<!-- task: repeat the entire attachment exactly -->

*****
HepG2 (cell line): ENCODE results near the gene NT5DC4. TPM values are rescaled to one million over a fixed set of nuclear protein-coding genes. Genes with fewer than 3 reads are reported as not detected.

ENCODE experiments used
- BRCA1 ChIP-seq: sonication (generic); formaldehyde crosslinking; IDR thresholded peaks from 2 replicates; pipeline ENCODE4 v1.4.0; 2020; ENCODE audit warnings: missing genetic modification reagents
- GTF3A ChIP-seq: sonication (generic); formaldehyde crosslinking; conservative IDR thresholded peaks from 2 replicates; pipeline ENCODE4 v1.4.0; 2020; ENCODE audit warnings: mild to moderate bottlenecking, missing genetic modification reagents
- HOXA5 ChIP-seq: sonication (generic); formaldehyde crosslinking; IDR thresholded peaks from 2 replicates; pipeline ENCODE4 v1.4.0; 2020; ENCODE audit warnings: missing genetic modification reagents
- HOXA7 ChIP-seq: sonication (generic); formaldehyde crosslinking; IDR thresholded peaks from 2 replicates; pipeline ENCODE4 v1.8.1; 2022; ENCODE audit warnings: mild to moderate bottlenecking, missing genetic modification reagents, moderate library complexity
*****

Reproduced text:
HepG2 (cell line): ENCODE results near the gene NT5DC4. TPM values are rescaled to one million over a fixed set of nuclear protein-coding genes. Genes with fewer than 3 reads are reported as not detected.

ENCODE experiments used
- BRCA1 ChIP-seq: sonication (generic); formaldehyde crosslinking; IDR thresholded peaks from 2 replicates; pipeline ENCODE4 v1.4.0; 2020; ENCODE audit warnings: missing genetic modification reagents
- GTF3A ChIP-seq: sonication (generic); formaldehyde crosslinking; conservative IDR thresholded peaks from 2 replicates; pipeline ENCODE4 v1.4.0; 2020; ENCODE audit warnings: mild to moderate bottlenecking, missing genetic modification reagents
- HOXA5 ChIP-seq: sonication (generic); formaldehyde crosslinking; IDR thresholded peaks from 2 replicates; pipeline ENCODE4 v1.4.0; 2020; ENCODE audit warnings: missing genetic modification reagents
- HOXA7 ChIP-seq: sonication (generic); formaldehyde crosslinking; IDR thresholded peaks from 2 replicates; pipeline ENCODE4 v1.8.1; 2022; ENCODE audit warnings: mild to moderate bottlenecking, missing genetic modification reagents, moderate library complexity